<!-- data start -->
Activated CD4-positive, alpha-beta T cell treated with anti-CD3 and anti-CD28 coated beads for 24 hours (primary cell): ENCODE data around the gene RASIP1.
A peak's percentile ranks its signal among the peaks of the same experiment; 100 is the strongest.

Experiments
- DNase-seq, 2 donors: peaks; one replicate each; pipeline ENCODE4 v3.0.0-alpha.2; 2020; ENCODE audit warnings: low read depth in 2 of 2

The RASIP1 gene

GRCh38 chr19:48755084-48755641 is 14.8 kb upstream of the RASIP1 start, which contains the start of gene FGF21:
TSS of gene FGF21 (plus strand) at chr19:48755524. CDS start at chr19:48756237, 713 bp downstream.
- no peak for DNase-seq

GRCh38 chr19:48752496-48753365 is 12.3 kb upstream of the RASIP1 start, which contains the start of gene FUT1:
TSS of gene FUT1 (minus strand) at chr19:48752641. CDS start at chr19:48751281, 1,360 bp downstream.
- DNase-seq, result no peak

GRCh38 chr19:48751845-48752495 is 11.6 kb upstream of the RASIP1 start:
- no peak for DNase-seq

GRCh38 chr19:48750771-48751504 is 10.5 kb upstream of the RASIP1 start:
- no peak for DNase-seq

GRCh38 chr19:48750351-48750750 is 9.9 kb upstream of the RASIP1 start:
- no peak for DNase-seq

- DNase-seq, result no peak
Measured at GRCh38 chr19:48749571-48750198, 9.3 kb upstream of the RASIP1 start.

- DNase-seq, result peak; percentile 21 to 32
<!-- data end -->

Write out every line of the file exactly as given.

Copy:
Activated CD4-positive, alpha-beta T cell treated with anti-CD3 and anti-CD28 coated beads for 24 hours (primary cell): ENCODE data around the gene RASIP1.
A peak's percentile ranks its signal among the peaks of the same experiment; 100 is the strongest.

Experiments
- DNase-seq, 2 donors: peaks; one replicate each; pipeline ENCODE4 v3.0.0-alpha.2; 2020; ENCODE audit warnings: low read depth in 2 of 2

The RASIP1 gene

GRCh38 chr19:48755084-48755641 is 14.8 kb upstream of the RASIP1 start, which contains the start of gene FGF21:
TSS of gene FGF21 (plus strand) at chr19:48755524. CDS start at chr19:48756237, 713 bp downstream.
- no peak for DNase-seq

GRCh38 chr19:48752496-48753365 is 12.3 kb upstream of the RASIP1 start, which contains the start of gene FUT1:
TSS of gene FUT1 (minus strand) at chr19:48752641. CDS start at chr19:48751281, 1,360 bp downstream.
- DNase-seq, result no peak

GRCh38 chr19:48751845-48752495 is 11.6 kb upstream of the RASIP1 start:
- no peak for DNase-seq

GRCh38 chr19:48750771-48751504 is 10.5 kb upstream of the RASIP1 start:
- no peak for DNase-seq

GRCh38 chr19:48750351-48750750 is 9.9 kb upstream of the RASIP1 start:
- no peak for DNase-seq

- DNase-seq, result no peak
Measured at GRCh38 chr19:48749571-48750198, 9.3 kb upstream of the RASIP1 start.

- DNase-seq, result peak; percentile 21 to 32